On Saturday, a U.S.-based think tank called the Institute for the Study of War (ISW) released maps showing Ukrainian gains as Russia tries to take Donetsk Oblast in eastern Ukraine.
Bakhmut has seen some of the most violent warfare since Russian President Vladimir Putin launched his full-scale invasion of Ukraine in February 2022. The Eastern European nation has responded to the Russian military’s advances with a more robust defense than anyone anticipated, helped by aid from the West.
The ISW reports that Ukrainian forces moved forward toward Bakhmut’s southern flank. The think tank cited posts on Russian military blogs which stated that Ukrainian forces had made progress along the forest line north of Klishchiivka, roughly 4 miles southwest of Bakhmut, a regional hub with highways leading to strategic cities in the Donbas like Kramatorsk and Slovyansk.
Russian soldiers kept up their attacks north and south of Bakhmut, although there were no confirmed or claimed gains. According to the ISW, however, they did manage to push near Avdiivka in the Donbas region.
On Saturday, the ISW quoted a Russian military blogger saying that Kyiv had launched a counterattack against Moscow’s advances near the railway north of Avdiivka. Friday’s geolocated video shows Russian troops in the southern axis maintaining frontline positions south of Chervone in Zhytomyr Oblast.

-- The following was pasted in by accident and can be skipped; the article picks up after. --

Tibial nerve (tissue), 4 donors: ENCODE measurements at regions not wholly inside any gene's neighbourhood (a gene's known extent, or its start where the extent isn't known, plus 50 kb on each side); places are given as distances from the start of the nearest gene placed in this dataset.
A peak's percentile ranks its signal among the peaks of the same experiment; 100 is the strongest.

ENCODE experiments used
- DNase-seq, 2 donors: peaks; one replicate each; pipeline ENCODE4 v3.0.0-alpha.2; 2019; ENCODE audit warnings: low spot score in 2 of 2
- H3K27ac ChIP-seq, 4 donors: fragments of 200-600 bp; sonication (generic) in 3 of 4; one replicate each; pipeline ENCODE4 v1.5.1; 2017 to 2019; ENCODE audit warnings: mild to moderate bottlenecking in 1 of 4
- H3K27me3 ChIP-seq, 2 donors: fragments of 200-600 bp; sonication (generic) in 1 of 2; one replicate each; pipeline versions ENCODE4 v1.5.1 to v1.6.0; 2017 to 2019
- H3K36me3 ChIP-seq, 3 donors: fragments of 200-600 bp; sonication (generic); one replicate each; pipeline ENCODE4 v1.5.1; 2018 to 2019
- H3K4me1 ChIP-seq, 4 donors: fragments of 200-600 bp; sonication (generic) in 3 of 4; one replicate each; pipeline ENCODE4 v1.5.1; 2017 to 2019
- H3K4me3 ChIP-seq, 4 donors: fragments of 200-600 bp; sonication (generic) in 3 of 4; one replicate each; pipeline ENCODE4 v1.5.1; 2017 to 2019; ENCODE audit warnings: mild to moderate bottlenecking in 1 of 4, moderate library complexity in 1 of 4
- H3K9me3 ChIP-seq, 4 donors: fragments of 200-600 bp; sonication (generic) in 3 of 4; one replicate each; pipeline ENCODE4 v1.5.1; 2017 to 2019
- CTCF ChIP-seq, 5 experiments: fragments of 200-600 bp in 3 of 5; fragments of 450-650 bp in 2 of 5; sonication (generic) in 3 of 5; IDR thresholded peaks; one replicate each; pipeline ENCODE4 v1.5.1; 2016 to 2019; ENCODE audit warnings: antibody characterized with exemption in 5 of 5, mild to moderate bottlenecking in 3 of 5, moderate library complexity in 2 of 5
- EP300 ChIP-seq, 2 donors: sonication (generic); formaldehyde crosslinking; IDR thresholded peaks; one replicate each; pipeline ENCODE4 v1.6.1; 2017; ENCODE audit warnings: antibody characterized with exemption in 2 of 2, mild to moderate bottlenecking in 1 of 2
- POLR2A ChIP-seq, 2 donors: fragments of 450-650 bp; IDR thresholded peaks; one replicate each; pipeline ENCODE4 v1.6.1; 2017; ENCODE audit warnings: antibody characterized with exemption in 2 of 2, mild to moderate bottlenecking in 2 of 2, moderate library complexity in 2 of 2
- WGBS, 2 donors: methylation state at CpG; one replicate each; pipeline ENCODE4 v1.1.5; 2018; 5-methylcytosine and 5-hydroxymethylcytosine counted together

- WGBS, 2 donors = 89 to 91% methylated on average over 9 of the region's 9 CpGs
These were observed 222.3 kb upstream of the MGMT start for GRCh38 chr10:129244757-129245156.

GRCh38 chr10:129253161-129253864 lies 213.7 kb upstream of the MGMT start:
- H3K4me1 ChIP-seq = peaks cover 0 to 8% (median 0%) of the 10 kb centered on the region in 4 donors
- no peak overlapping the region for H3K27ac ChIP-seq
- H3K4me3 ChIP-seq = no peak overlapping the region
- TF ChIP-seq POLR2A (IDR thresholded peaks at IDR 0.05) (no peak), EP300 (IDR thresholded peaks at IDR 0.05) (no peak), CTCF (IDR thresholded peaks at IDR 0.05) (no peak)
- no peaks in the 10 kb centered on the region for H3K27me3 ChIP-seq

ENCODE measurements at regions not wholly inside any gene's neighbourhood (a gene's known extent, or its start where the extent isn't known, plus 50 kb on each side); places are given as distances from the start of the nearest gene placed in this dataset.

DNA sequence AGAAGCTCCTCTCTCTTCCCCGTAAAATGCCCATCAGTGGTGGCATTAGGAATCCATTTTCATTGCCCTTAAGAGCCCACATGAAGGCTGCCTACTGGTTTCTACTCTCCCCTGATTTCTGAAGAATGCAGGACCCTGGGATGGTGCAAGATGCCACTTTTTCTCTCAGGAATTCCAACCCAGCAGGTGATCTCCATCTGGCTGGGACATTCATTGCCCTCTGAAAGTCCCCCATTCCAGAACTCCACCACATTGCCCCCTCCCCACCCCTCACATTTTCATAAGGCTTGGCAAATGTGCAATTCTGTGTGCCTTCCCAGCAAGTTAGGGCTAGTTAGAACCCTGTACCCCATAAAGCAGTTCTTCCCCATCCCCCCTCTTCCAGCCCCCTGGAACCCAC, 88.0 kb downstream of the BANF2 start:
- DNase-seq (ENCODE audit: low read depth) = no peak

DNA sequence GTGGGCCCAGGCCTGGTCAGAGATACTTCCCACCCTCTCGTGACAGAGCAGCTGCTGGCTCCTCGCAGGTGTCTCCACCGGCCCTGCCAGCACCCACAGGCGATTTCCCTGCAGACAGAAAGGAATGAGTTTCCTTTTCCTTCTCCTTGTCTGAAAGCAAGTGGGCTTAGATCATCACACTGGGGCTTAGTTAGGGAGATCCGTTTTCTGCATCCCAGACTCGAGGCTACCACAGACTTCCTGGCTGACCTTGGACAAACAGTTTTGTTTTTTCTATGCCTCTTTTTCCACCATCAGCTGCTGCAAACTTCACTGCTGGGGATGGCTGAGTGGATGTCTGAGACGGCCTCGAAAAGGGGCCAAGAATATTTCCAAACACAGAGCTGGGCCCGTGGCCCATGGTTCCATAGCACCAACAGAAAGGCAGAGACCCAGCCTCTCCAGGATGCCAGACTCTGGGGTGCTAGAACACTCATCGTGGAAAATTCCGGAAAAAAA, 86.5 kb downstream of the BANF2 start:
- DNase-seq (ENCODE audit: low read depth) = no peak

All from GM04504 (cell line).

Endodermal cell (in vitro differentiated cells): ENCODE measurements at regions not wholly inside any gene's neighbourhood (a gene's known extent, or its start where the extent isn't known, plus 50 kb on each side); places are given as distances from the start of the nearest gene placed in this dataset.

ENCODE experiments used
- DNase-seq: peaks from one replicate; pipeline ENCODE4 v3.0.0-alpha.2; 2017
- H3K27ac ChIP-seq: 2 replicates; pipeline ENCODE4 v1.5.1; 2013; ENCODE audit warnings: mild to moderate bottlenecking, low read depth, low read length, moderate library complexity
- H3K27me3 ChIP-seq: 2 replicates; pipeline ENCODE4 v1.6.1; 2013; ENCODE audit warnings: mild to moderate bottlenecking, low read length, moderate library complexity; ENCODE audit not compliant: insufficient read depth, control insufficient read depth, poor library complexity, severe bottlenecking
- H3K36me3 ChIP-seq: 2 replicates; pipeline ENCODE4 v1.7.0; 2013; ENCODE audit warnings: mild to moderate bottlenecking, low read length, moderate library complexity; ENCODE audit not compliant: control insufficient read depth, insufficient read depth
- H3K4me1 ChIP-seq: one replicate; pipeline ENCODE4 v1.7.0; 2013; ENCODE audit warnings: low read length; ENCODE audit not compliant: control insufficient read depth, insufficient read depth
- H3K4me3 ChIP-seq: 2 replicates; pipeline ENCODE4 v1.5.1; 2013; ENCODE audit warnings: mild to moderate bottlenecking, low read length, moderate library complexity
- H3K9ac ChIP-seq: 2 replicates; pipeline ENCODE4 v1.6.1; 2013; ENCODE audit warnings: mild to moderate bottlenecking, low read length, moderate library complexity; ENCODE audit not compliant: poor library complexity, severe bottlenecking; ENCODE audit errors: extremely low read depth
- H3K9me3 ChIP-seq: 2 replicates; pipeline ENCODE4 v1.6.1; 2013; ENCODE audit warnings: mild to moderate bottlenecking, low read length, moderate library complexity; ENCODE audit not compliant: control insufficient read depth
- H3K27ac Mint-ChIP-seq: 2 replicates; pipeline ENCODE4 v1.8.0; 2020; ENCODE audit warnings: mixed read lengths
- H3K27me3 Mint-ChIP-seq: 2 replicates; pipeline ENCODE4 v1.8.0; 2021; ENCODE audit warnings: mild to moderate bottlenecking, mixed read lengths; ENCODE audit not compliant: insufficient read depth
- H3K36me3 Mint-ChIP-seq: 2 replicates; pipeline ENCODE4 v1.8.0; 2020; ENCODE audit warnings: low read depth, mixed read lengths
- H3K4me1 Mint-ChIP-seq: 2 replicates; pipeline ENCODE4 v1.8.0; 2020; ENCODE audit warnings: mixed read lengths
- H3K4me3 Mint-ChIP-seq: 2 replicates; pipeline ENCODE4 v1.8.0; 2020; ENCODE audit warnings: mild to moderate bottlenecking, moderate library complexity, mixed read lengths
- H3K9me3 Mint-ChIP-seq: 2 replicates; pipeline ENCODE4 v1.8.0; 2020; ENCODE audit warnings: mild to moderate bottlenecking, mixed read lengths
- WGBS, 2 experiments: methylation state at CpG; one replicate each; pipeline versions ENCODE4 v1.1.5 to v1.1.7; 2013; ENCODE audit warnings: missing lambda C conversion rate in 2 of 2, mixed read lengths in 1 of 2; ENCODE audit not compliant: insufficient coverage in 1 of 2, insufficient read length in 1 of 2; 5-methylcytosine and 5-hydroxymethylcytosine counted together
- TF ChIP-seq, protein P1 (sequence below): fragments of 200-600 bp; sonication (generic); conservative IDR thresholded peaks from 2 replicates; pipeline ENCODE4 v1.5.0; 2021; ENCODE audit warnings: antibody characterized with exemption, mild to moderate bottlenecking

Russian forces have lost a lot of men trying to encircle Avdiivka, which is the main road leading into Donetsk.
In a phone call with U.S. Defense Secretary Lloyd Austin, Ukrainian Defense Minister Rustem Umerov reportedly updated him on October 28 with the news that Russia had lost roughly 4,000 men in the battle of Avdiivka. This was reported in a Telegram post from the Ukrainian defense ministry.
In a separate Facebook post on Saturday, the Ukrainian armed forces said that Russian forces had carried out “sneak attacks” on 26 settlements in the Zaporizhzhia area, shooting at members of the 128th brigade and “resulted in the deaths of servicemen and various degrees of injuries to local inhabitants.”